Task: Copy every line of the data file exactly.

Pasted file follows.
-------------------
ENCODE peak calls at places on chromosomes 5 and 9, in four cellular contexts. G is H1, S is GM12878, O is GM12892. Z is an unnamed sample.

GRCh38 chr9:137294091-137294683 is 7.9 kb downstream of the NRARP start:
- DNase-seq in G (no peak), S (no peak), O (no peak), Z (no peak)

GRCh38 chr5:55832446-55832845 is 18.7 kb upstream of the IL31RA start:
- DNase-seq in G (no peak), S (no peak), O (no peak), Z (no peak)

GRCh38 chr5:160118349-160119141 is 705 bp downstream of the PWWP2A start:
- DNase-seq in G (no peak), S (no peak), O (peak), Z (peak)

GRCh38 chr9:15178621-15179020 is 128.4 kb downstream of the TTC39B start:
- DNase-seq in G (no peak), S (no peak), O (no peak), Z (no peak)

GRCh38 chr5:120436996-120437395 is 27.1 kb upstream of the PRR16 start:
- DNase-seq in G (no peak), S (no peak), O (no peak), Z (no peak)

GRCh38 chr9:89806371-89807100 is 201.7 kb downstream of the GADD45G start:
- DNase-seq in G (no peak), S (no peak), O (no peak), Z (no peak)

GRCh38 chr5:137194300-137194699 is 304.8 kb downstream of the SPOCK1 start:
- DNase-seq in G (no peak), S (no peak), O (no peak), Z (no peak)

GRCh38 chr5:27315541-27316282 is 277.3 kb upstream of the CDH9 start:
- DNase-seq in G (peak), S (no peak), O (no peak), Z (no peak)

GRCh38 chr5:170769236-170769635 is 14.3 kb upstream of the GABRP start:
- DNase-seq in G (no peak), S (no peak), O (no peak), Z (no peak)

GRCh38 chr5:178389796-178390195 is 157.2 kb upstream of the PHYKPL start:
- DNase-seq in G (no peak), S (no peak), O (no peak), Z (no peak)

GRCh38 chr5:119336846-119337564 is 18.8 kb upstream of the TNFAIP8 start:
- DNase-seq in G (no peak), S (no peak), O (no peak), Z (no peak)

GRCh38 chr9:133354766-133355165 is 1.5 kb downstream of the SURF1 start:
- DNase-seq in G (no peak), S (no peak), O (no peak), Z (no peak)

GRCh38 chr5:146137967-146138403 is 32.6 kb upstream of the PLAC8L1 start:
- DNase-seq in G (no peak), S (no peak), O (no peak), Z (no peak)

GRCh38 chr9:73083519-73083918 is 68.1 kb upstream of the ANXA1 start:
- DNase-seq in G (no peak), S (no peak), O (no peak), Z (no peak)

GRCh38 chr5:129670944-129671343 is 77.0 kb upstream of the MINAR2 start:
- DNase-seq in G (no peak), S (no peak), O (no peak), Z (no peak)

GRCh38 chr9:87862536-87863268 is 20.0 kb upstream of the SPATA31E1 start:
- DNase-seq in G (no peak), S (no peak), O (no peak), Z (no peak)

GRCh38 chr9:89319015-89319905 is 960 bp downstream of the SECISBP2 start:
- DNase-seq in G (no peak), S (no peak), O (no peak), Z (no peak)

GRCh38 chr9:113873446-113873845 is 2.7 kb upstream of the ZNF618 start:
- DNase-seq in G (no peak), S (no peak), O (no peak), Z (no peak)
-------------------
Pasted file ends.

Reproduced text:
ENCODE peak calls at places on chromosomes 5 and 9, in four cellular contexts. G is H1, S is GM12878, O is GM12892. Z is an unnamed sample.

GRCh38 chr9:137294091-137294683 is 7.9 kb downstream of the NRARP start:
- DNase-seq in G (no peak), S (no peak), O (no peak), Z (no peak)

GRCh38 chr5:55832446-55832845 is 18.7 kb upstream of the IL31RA start:
- DNase-seq in G (no peak), S (no peak), O (no peak), Z (no peak)

GRCh38 chr5:160118349-160119141 is 705 bp downstream of the PWWP2A start:
- DNase-seq in G (no peak), S (no peak), O (peak), Z (peak)

GRCh38 chr9:15178621-15179020 is 128.4 kb downstream of the TTC39B start:
- DNase-seq in G (no peak), S (no peak), O (no peak), Z (no peak)

GRCh38 chr5:120436996-120437395 is 27.1 kb upstream of the PRR16 start:
- DNase-seq in G (no peak), S (no peak), O (no peak), Z (no peak)

GRCh38 chr9:89806371-89807100 is 201.7 kb downstream of the GADD45G start:
- DNase-seq in G (no peak), S (no peak), O (no peak), Z (no peak)

GRCh38 chr5:137194300-137194699 is 304.8 kb downstream of the SPOCK1 start:
- DNase-seq in G (no peak), S (no peak), O (no peak), Z (no peak)

GRCh38 chr5:27315541-27316282 is 277.3 kb upstream of the CDH9 start:
- DNase-seq in G (peak), S (no peak), O (no peak), Z (no peak)

GRCh38 chr5:170769236-170769635 is 14.3 kb upstream of the GABRP start:
- DNase-seq in G (no peak), S (no peak), O (no peak), Z (no peak)

GRCh38 chr5:178389796-178390195 is 157.2 kb upstream of the PHYKPL start:
- DNase-seq in G (no peak), S (no peak), O (no peak), Z (no peak)

GRCh38 chr5:119336846-119337564 is 18.8 kb upstream of the TNFAIP8 start:
- DNase-seq in G (no peak), S (no peak), O (no peak), Z (no peak)

GRCh38 chr9:133354766-133355165 is 1.5 kb downstream of the SURF1 start:
- DNase-seq in G (no peak), S (no peak), O (no peak), Z (no peak)

GRCh38 chr5:146137967-146138403 is 32.6 kb upstream of the PLAC8L1 start:
- DNase-seq in G (no peak), S (no peak), O (no peak), Z (no peak)

GRCh38 chr9:73083519-73083918 is 68.1 kb upstream of the ANXA1 start:
- DNase-seq in G (no peak), S (no peak), O (no peak), Z (no peak)

GRCh38 chr5:129670944-129671343 is 77.0 kb upstream of the MINAR2 start:
- DNase-seq in G (no peak), S (no peak), O (no peak), Z (no peak)

GRCh38 chr9:87862536-87863268 is 20.0 kb upstream of the SPATA31E1 start:
- DNase-seq in G (no peak), S (no peak), O (no peak), Z (no peak)

GRCh38 chr9:89319015-89319905 is 960 bp downstream of the SECISBP2 start:
- DNase-seq in G (no peak), S (no peak), O (no peak), Z (no peak)

GRCh38 chr9:113873446-113873845 is 2.7 kb upstream of the ZNF618 start:
- DNase-seq in G (no peak), S (no peak), O (no peak), Z (no peak)